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Bearded Vulture “Vigo” is actually “Flysch” from Haute Savoie, and the full history of the bird now published in British Birds

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The Bearded Vulture photographed at Howden Moors, UK © Will Bowell

The Bearded Vulture nicknamed “Vigo” that toured the UK in 2020 probably needs no introduction. This vulture’s visit captured the attention of thousands of bird and nature lovers, becoming quite a celebrity in the UK and beyond. We here at the Vulture Conservation Foundation (VCF) have been documenting the travels of this Bearded Vulture since the beginning, and have even revealed its sex, age and origin following genetic analysis with feathers. Today, on the first day of 2021, we are excited to announce that the full article in the British Birds Journal is published and we can reveal this magnificent bird’s parentage!

The fascinating travels of the Bearded Vulture in the UK

A bone-eating Bearded Vulture, one of Europe’s rarest and largest raptors, left its mountain range and visited unusual corners of Europe in the summer of 2020, causing quite a frenzy. At first, it visited the Netherlands and Belgium. It then made its way to the UK, when Lucy Burrell first photographed it in Kenilworth, England, on 25 June 2020, marking the second observation of the species in the UK in recent years! After spending over four months in the UK, birdwatchers saw the vulture leaving Sussex in mid-October. There was no news for some time until the International Bearded Vulture Monitoring (IBM) received an observation of a Bearded Vulture, first in Central and then Eastern France. According to experts, based on the plumage of the bird photographed, there is a good chance that it was “Vigo”. 

Parentage of Bearded Vulture in the UK revealed

Two feathers of “Vigo” retrieved for genetic analysis © VCF

As the Bearded Vulture did not have a tag, ring or feather markings, the only way to learn more about the bird’s background was through genetic analysis of a blood sample or feathers. Thanks to two small feathers collected in the Peak District by local Yorkshire birder David Ball, Pro Bartgeier and VCF initially determined that “Vigo” comes from the French Alps, and is a female bird that hatched in 2019 in a wild nest.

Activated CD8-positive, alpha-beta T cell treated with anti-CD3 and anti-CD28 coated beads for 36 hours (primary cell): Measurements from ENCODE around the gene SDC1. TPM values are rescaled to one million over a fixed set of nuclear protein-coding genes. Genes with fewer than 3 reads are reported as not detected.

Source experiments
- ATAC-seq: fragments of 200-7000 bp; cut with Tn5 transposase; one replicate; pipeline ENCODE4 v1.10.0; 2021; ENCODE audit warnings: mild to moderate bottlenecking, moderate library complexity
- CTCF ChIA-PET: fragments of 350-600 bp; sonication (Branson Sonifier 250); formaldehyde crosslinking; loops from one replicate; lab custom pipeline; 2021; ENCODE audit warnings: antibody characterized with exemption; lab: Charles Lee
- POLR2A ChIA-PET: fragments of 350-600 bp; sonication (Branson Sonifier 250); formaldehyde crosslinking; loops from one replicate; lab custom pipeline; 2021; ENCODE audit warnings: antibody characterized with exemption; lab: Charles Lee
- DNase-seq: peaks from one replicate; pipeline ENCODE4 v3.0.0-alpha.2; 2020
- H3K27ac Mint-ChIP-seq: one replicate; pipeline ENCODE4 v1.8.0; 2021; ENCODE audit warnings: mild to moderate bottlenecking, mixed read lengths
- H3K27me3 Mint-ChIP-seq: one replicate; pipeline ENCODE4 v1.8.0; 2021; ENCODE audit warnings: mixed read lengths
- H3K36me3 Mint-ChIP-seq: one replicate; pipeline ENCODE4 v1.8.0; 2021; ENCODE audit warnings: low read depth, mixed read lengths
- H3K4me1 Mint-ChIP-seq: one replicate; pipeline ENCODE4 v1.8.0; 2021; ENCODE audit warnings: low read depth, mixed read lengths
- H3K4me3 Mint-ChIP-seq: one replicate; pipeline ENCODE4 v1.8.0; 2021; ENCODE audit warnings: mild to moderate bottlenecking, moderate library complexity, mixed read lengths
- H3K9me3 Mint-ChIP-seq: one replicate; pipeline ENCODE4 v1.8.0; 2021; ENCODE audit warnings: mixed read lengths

Now that the peer-reviewed article in the British Birds journal is published, we are thrilled to share further details about this exceptional individual. It turns out that “Vigo” is actually “Flysch” that fledged on 6 July 2019 from the Bargy BIS territory located in the Bargy Massif in the Haute-Savoie region, north-west Alps. Her father (GT0099) is a wild-hatched bird that fledged from the territory “Bargy”. Her mother on the other hand (BG493, “Zufall”) was reared in La Garenne Zoo in Switzerland, which is part of the VCF coordinated Bearded Vulture Captive Breeding Network, and released as a fledgling in 2006, in Martell, South Tyrol, Italy. 

Using genetic monitoring to keep track of Bearded Vultures in Europe

The first captive-bred Bearded Vultures released in the Alps

Revealing the identity of “Flysch” was only possible thanks to the extensive genetic monitoring that began in 1998 for both captive-bred Bearded Vultures as well as the wild Alpine population.

Human keepers collect blood samples for captive-bred birds while local partners within the IBM, coordinated by the VCF, carry targeted searches below nest sites to find feathers to monitor the wild population and acquire the wild-fledged birds’ genotypes. The IBM currently stores 640 genotypes in the database: 200 captive-bred birds that remained in captivity, 249 captive-bred birds released to the wild, 137 birds hatched in the wild in the Alps, 40 individuals from Corsica and 14 individuals from the Pyrenees. For instance, in the case of “Flysch”, Asters, Conservatoire d’Espaces Naturels de Haute-Savoie collected the feathers in 2019, and the genetic information was then incorporated in the database. So, when the feathers found were analyzed and cross-referenced with the IBM database, we were able to identify the individual and trace the parentage.

The recent sighting of a Bearded Vulture in the UK was only possible due to the Bearded Vulture’s return in the Alps, which is one of the greatest wildlife comeback stories of all times! The VCF and partners will continue to restore the species’ population to its former range in Europe and continue to advocate about the importance of this magnificent bird. 

To support Bearded Vulture conservation efforts in Europe, please participate in this survey if you observed or attempted to observe the Bearded Vulture in the UK. 

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